It is easy to see that this transformation would integrate in the introductory presentation also all related concepts.

As previously said, MOT is already combining (a primitive version of) the above. However, much more complex and interesting combinations are possible.

The total number of possible combinations is
obviously huge, as for each concept attribute type transformation
there will be different possible link type transformations, making
the total *flexibility degree* a *product of the independent
flexibility degrees of the two transformation types*.

In sections 3, 4 we have shown a small, illustrative number of different types of automatic (adaptive, adaptable) transformation possibilities that can be directly performed by the adaptive hypermedia authoring system, in order to make the task of the author easier. These transformations are based on the data design defined by the LAOS model, which allows a concept-oriented approach for data design, analysis and usage.

It is interesting to note the great number of
different design possibilities these automatic functions permit,
computed in the form of a *flexibility degree*, which shows also
the range of the adaptivity of the final system.

Moreover, although only some example transformations
from the *domain –* to the *goal and constraints model*
have been discussed and analyzed here, more types are possible (such
as *domain -* to *adaptation model*, *goal and
constraints -* to *adaptation model*, etc.). In practice it
is reasonable to expect that these transformations will be parallel.
This combination of all transformations may be leading to a situation
where one transformation may be setting some restrictions on another
one, but most of the time, these multiple transformations together
will generate an increased number of possible functionalities.

We have not extended all the examples or computed the flexibility degree from all the cases, as the space in the paper did not permit it. Instead, we have tried to give some flavor of the different possible automatic transformations, their applicability and their diversity.

In this paper we have introduced different possible
automatic authoring techniques between two specific layers of LAOS, a
five level AHS authoring model with a clear-cut separation of the
representation levels: the *domain model* (DM), the *goal and
constrain model* (GM), the *user model* (UM), the *adaptation
model* (AM) and finally the *presentation model* (PM).

We have previously shown [1] that authoring of adaptive hypermedia is a difficult task, which might be the main impediment that keeps AHS from being wider spread. Therefore we have implemented some goal-oriented automatic authoring techniques in MOT [13] that have the role to help the AHS author and ease the authoring burden. The implementation in MOT is mainly for demonstration purposes at this stage, and has therefore to be further developed.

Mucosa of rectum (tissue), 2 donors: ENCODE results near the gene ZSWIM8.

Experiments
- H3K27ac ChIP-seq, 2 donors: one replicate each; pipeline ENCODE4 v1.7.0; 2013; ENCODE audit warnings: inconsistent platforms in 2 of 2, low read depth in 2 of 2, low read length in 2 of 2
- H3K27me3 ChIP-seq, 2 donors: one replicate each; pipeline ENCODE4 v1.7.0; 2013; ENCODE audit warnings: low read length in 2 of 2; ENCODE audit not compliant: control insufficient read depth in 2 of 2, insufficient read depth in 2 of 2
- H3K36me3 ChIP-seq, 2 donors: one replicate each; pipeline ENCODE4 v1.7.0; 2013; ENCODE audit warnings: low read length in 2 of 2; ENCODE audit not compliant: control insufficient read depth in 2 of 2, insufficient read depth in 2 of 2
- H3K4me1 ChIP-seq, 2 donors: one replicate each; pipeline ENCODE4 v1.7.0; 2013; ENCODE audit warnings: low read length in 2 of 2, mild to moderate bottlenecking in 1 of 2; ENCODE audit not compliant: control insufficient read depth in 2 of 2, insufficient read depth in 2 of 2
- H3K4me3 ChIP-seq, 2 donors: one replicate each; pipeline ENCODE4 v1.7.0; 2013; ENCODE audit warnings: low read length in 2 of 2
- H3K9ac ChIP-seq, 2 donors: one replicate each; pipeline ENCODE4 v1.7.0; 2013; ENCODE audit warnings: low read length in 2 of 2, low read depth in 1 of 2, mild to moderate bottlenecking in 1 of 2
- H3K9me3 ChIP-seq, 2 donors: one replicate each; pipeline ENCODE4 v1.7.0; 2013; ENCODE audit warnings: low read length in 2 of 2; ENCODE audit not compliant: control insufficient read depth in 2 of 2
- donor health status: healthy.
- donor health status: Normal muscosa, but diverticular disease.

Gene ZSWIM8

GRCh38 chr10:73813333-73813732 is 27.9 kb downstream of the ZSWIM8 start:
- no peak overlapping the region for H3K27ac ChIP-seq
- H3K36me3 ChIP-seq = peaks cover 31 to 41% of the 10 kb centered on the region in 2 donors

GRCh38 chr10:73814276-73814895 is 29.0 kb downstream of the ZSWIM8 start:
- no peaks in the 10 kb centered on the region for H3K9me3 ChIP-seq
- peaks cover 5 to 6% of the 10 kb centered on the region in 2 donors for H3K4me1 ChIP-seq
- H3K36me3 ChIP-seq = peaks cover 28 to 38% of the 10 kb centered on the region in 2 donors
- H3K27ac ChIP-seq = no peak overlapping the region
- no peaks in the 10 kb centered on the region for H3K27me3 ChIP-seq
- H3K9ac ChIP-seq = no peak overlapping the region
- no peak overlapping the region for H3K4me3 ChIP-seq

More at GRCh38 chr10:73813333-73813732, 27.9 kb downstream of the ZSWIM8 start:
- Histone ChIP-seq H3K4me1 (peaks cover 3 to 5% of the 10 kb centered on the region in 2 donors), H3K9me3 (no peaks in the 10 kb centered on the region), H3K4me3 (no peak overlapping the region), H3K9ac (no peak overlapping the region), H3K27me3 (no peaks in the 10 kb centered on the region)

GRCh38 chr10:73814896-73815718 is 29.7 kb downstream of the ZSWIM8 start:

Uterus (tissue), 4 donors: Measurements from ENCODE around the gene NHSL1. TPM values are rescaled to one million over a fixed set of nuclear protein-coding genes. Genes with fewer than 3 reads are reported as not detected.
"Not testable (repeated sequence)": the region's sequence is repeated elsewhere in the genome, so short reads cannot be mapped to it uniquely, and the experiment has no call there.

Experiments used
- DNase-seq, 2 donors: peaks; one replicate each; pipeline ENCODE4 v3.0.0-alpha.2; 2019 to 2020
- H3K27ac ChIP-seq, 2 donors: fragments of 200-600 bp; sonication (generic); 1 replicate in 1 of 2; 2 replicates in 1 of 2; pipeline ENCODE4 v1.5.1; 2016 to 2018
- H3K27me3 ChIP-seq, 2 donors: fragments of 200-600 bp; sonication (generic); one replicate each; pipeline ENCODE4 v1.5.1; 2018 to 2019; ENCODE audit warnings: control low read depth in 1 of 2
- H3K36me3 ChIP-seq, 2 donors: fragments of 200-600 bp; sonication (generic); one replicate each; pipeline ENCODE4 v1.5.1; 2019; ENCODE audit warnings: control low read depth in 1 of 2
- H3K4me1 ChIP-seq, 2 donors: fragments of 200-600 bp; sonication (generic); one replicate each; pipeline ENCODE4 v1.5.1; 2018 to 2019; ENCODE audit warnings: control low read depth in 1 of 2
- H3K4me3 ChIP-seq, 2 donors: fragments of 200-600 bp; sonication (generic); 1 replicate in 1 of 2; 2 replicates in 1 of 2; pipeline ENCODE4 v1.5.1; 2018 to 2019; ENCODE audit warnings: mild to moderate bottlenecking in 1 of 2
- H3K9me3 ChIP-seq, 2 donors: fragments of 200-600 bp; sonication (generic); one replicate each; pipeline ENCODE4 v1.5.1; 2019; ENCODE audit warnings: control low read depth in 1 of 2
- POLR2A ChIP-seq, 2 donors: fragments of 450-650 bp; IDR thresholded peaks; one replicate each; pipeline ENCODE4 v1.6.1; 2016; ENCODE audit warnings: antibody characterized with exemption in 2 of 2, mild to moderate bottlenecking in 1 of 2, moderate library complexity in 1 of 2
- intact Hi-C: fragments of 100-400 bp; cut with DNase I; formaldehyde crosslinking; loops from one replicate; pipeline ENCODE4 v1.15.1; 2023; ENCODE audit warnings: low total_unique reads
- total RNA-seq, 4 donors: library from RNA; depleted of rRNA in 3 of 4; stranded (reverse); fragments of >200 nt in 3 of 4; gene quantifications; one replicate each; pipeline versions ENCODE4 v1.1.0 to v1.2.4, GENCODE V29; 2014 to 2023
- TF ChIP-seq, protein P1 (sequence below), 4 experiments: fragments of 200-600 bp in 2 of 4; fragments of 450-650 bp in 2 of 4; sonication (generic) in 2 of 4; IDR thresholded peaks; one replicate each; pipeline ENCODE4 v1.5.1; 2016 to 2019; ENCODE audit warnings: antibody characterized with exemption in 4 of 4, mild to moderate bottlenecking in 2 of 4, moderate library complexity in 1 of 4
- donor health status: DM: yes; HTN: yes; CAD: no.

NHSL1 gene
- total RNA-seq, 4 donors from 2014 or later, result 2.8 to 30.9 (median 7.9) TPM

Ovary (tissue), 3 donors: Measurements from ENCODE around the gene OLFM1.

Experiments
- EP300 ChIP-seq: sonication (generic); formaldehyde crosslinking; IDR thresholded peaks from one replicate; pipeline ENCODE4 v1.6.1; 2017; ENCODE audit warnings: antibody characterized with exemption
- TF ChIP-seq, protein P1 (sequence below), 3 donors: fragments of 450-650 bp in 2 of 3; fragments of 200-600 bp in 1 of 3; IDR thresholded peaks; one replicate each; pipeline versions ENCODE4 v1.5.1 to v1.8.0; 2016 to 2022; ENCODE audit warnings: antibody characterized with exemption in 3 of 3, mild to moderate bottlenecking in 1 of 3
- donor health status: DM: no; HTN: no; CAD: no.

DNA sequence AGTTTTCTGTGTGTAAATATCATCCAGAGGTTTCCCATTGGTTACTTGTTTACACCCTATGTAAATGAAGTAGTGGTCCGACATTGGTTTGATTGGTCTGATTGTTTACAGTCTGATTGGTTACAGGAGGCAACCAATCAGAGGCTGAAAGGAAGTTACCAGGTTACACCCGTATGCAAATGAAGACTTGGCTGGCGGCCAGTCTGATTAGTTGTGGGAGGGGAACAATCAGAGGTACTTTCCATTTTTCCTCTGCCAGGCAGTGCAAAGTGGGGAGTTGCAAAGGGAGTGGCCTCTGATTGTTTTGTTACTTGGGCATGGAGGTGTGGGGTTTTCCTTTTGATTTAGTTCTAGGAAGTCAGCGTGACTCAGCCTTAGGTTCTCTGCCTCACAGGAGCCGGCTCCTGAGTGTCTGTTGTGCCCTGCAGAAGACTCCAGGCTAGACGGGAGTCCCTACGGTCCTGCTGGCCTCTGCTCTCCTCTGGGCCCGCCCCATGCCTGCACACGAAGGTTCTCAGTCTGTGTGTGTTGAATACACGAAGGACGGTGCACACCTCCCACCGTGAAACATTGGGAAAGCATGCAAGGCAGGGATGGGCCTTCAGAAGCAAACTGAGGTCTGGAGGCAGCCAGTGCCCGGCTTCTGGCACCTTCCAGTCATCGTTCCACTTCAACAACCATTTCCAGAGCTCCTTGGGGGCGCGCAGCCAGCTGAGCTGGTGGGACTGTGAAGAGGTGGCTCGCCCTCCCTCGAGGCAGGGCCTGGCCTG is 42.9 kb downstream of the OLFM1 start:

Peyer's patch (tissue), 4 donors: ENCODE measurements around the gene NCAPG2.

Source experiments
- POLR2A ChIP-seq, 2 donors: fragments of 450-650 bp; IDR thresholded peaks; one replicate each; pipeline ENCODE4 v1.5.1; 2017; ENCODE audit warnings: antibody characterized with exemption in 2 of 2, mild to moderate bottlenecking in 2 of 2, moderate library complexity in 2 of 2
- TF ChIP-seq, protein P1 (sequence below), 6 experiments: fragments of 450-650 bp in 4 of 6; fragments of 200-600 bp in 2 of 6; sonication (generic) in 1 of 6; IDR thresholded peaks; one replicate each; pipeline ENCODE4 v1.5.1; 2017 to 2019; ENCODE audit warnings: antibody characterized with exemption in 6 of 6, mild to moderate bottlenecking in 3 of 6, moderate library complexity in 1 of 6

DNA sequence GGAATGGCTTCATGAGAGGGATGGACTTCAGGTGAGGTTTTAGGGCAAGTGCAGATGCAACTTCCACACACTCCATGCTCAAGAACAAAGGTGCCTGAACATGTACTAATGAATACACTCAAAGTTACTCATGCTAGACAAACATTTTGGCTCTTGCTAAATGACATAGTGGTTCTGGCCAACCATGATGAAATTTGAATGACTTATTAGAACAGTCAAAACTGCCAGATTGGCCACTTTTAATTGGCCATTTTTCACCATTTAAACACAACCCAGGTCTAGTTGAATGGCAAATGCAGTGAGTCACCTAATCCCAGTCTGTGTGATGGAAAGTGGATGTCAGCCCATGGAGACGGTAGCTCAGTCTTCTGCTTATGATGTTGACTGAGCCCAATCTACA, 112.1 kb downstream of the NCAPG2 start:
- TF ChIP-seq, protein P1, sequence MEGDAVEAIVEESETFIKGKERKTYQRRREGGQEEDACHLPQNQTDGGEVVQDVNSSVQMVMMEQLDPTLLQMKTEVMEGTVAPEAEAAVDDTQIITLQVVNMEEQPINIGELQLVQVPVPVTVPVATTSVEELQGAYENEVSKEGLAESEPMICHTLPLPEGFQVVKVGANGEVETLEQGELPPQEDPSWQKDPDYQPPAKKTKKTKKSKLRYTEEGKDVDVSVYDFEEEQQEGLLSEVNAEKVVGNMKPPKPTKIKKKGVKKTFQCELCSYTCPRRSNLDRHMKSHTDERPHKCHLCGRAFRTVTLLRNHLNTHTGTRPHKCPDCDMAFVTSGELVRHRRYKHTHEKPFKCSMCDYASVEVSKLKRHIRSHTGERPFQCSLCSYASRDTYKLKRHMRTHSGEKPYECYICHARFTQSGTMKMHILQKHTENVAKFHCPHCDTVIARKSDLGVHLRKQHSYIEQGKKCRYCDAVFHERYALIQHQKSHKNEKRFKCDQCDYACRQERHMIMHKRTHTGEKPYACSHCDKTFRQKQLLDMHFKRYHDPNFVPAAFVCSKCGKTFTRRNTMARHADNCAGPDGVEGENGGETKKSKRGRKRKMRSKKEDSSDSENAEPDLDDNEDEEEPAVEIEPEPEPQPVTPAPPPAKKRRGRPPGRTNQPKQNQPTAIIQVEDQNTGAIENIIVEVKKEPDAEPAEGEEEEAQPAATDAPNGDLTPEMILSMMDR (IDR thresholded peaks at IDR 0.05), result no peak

In the current paper we have worked at the design for such a development from a more general, partially theoretical point of view. We have given a few examples for the automatic transformations, we have introduced and computed the flexibility degree offered by such transformations, and we have discussed the significance and extension possibilities of such transformations.

In this way, we are gradually advancing towards adaptive hypermedia that ‘writes itself’, being therefore adaptive not only to the final AHS user, but also to its designer (or author).

This research is linked to the European Community Socrates Minerva project "Adaptivity and adaptability in ODL based on ICT" (project reference number 101144-CP-1-2002-NL-MINERVA-MPP).

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[1] This is why the GM layer is so dense: from one DM multiple GM versions can be generated.

[2] Please note however, that automatic transformations represent in themselves a restriction on the total flexibility of the system, because they do not add new data, but are based on re-usage of inherent information. The actual flexibility allowed by the LAOS model (given by the combination of all possible elements allowed by LAOS) is therefore much greater.

[3] This is to ‘force’ the authors to give at least some minimal information about the concept they are defining, in order to be make the semantics of the concept machine-readable (minimal ontology-based meta-data tagging).

[4] With values being volatile or not according to AHAM [26].

[5]
Each *GM* concept has only 2 attributes: ‘*name*’*
*and ‘*contents*’.

[6]
Links can be added between any concept of the owned *GM* to any
concept of the whole CM space of
concepts, within *GM *or jumping a level, to the DM.

[7] here, transformations.

[8] an educational-oriented version of the LAOS goal and constraints level.

[9] which can be regarded also as a hierarchical inclusion relation.